Pubdate: Mon, 11 Mar 2002
Source: Beacon Journal, The (OH)
Copyright: 2002 The Beacon Journal Publishing Co.
Author: Mike Plylar


Wasn't it a little disingenuous to feign shock at the President Bush's 
proposal for an Office of Strategic Influence ("Intelligence failure," Our 
Opinion, March 3), when the U.S. news media has even gone so far as to 
accept taxpayer's funding for publishing erroneous propaganda under the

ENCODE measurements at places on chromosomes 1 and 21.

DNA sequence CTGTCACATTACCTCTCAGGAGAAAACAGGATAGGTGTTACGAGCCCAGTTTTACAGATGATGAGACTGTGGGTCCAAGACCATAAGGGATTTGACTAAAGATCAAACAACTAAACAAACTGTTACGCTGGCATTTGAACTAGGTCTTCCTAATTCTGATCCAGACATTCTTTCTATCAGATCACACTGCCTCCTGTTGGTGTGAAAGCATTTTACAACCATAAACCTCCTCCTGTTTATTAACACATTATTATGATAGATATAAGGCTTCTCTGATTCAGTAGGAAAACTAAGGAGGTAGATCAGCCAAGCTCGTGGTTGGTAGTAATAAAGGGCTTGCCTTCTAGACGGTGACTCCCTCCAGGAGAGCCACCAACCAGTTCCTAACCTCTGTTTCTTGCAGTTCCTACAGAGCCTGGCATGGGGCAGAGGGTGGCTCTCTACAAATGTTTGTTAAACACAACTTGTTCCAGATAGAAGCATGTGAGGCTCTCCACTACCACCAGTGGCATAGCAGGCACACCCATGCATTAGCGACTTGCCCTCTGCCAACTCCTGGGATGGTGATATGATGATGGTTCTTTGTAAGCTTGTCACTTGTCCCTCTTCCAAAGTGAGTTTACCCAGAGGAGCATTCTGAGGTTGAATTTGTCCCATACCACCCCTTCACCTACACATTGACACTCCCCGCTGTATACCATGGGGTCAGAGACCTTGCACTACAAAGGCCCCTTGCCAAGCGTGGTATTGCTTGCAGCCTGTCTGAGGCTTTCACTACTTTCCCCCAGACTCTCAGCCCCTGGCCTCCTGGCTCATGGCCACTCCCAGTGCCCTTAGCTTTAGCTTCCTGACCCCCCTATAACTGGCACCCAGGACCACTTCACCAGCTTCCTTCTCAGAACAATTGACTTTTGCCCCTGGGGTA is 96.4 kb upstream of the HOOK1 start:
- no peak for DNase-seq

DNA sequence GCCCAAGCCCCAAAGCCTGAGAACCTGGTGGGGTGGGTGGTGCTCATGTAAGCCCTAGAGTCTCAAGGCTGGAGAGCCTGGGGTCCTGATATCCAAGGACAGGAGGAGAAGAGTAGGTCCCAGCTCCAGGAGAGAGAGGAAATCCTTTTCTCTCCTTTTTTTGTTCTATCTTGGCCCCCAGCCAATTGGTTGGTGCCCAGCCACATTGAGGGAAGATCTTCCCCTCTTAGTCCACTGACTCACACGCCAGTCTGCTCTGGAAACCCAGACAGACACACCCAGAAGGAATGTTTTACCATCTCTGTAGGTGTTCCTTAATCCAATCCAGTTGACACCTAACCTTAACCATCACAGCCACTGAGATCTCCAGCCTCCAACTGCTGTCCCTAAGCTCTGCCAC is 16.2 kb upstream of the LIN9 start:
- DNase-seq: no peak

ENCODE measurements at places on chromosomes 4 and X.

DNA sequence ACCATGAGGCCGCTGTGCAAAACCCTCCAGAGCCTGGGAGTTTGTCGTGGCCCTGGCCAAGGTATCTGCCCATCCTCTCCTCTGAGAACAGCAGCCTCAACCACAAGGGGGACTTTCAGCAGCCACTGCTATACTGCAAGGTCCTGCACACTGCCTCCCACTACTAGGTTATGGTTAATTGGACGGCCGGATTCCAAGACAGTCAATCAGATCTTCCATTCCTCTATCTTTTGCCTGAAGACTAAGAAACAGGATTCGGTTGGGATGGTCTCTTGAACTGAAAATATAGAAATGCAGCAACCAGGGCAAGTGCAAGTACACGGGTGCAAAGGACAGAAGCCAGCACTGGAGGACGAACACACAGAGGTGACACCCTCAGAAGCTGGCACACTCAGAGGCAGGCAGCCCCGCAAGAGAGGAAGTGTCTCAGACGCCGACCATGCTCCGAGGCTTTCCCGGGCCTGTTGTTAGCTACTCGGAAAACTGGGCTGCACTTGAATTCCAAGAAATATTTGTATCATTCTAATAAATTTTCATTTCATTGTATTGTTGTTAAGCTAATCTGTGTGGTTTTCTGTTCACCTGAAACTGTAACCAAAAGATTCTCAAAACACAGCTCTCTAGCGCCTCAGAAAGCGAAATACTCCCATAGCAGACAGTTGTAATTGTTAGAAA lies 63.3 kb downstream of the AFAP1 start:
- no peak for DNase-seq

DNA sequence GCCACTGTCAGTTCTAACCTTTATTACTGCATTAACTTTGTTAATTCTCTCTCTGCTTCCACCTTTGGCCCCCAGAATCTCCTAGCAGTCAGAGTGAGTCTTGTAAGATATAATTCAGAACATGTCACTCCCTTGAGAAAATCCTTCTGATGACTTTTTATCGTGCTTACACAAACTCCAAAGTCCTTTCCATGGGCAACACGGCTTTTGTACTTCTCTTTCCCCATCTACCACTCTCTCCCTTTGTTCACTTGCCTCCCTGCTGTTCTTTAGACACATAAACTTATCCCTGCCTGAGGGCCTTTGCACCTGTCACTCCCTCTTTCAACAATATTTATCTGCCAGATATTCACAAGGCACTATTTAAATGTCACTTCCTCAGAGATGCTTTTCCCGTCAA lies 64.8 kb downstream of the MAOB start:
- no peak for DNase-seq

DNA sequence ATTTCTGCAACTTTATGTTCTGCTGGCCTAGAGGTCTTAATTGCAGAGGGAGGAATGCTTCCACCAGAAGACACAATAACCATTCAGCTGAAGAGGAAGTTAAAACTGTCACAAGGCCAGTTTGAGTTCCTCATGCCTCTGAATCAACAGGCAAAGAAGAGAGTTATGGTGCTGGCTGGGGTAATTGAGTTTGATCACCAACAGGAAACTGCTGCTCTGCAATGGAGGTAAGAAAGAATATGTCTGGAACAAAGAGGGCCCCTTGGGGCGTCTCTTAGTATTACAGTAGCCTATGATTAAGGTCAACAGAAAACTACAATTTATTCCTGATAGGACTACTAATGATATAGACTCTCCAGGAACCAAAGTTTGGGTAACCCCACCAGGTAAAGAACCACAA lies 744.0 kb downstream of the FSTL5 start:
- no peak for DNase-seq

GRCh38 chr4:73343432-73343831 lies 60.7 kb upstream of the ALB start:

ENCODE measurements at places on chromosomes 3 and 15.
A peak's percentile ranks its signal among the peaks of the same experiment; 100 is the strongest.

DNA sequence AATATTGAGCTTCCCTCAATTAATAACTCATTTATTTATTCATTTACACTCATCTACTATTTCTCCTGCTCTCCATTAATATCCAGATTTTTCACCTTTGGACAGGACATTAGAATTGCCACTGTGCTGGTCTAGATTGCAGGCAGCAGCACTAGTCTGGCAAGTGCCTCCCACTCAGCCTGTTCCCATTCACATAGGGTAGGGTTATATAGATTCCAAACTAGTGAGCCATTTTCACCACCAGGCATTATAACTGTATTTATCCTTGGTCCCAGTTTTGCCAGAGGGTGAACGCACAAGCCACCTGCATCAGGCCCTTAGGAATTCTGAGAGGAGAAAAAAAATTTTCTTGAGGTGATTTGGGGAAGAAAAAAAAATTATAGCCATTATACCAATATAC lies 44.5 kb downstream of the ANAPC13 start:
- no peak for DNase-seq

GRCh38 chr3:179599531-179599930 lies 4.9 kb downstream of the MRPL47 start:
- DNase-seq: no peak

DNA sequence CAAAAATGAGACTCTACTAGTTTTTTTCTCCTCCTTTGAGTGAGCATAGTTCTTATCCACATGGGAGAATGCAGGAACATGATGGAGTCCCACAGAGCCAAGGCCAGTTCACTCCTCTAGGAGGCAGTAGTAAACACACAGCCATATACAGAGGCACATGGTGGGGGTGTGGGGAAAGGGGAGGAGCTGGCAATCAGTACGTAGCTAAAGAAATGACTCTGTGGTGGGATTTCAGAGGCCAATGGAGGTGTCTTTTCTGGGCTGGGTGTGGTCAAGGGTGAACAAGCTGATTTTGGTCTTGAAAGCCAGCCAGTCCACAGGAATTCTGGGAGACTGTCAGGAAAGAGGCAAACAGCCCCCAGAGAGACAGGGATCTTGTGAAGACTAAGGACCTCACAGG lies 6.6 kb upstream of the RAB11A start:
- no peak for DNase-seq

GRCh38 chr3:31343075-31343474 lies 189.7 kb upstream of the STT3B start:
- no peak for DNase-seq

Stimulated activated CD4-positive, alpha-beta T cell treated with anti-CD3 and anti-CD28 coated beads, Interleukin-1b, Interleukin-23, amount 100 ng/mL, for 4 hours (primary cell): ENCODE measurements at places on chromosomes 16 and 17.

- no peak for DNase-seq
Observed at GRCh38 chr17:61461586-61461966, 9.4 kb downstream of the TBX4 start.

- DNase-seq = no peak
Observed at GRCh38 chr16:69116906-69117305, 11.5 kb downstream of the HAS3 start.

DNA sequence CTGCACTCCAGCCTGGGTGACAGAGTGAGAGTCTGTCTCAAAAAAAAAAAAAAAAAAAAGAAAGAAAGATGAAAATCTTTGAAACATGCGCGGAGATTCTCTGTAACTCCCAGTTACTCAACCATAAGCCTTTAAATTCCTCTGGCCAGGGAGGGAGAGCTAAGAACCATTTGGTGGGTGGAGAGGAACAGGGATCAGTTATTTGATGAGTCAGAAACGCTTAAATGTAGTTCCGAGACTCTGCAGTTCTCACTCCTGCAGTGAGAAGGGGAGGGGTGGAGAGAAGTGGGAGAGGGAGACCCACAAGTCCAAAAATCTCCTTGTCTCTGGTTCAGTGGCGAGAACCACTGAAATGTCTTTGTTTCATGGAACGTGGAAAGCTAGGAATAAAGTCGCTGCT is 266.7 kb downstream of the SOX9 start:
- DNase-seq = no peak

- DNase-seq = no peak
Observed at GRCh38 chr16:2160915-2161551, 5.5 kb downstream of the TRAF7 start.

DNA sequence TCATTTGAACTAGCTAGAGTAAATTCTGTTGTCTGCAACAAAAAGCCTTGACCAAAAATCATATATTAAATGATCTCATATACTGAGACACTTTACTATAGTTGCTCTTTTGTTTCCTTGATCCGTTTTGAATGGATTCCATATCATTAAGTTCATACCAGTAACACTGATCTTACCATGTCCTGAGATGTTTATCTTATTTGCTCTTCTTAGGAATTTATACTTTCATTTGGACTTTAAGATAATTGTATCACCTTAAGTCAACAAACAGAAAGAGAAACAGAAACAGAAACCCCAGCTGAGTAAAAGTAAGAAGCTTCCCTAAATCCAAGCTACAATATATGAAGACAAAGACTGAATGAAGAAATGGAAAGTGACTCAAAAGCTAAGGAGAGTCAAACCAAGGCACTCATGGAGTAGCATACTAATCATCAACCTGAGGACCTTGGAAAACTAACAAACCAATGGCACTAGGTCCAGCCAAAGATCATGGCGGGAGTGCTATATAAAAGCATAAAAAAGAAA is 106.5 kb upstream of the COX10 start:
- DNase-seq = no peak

auspices of America's War on Drugs?

Considering the decades-old policy of providing our citizens 
government-concocted "facts" to support the drug war, which, more often 
than not, fly in the face of science and common sense, how do we separate 
truth from fiction? With such a long history of deceit during the other 
war, how do we know when they're telling us the truth?

One hopes Washington and the nation's press haven't squandered their 
credibility, crying wolf once too often during the drug war debacle, 
because these terrorists appear to be a real threat to our people. But then 
again, whom can we believe?

Mike Plylar Kremmling, Colo. 
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